This week it has occurred to me that working in an international school presents a few opportunities and challenges that are nearly nonexistent in traditional state-side public schools.
Wading through the cultural differences is definitely at the top of the list, but few understand what this actually looks like in the classroom. Let’s take history, for example. Say you’re looking at a map, or even talking about the time frame of the early twentieth century, and you happen to mention that China and Taiwan are separate. Better be prepared for a few kids to pipe up with a, “Um, Taiwan is China,” and a few others to counter with, “No it’s not! I’m Taiwanese, not Chinese.” I’ve had to run peace-talks between these eighth grade emissaries a few times.
Or, you’re correcting a student’s mistake in class—him smiling the whole time—only to find out later you’ve completely disgraced him by taking away his “Face.” OR you try to pulse-check the class by wondering out loud if there are any questions or if everyone “gets it,” and they all nod their heads, eager for you to just keep going with the assignment. Start the task a minute later and no one moves for three minutes because they have no clue what’s what. You learn later that they didn’t want you to lose face by making it seem like you had not explained things clearly.
Sure, there are a bunch of kids that have been in the American system a few years and have been pretty much indoctrinated into the ways of the prepubescent monster that is their Western counterpart, but there are enough Chinese students still fresh to the US curriculum to pose this problem.
Then you have the variety of vocals that fill the halls when students are traveling from one class to the other, their many different languages pummeling your ears in ways impossible for you to decipher. Classroom English is stressed, absolutely, but rare is the class wholly without a whispered word in a native tongue. Most of the time this utterance is innocuous, but there have been a few snippets that have been anything but. One time in the library while students were doing research for a history project, I heard one boy talking about the breasts of a video game character he had seen in a website advertisement. When I looked up from across the table I told him he needed to change the topic. Confused and shocked, he asked if I had understood and I just nodded. He hasn’t said anything inappropriate in the months since then.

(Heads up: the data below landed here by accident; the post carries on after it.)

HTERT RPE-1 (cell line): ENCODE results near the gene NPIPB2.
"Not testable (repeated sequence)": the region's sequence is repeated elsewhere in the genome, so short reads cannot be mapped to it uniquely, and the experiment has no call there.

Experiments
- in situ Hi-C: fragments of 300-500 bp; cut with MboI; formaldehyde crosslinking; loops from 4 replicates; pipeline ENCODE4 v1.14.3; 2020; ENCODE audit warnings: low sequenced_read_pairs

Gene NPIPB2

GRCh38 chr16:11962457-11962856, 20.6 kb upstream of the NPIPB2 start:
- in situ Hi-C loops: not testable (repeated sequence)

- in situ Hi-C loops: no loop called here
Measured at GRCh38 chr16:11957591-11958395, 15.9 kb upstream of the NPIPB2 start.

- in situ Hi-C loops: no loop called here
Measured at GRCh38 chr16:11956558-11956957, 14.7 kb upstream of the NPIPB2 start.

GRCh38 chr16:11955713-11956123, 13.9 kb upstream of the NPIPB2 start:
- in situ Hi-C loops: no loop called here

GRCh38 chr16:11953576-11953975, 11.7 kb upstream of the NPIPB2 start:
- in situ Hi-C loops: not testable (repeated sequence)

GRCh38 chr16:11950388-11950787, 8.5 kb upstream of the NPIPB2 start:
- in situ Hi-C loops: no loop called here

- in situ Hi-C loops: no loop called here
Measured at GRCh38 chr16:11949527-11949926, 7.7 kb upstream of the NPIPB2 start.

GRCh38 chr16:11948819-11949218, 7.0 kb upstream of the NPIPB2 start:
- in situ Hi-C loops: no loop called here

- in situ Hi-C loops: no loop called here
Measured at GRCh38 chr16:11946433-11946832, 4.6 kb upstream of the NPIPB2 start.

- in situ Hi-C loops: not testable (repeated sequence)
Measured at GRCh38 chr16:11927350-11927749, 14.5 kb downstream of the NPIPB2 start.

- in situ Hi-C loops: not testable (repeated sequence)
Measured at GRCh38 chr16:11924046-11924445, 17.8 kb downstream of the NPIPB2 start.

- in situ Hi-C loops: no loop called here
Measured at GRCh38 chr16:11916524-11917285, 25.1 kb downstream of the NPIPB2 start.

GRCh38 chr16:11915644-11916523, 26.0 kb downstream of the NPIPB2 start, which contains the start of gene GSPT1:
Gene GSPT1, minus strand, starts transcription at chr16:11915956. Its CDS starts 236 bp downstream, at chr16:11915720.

Bullying is always something teachers need to be vigilant about putting a stop to, but when you add in languages that no one on the staff speaks and a culture that encourages harmonious interactions, even when you’ve been slighted, this can get to be an enigma even the most well-versed behavioral specialist may find perplexing. Throw in new tech like We Chat that allows people to interact in ways faster and more ubiquitous than IMing and E-mail and you’ve got a hot mess on your hands.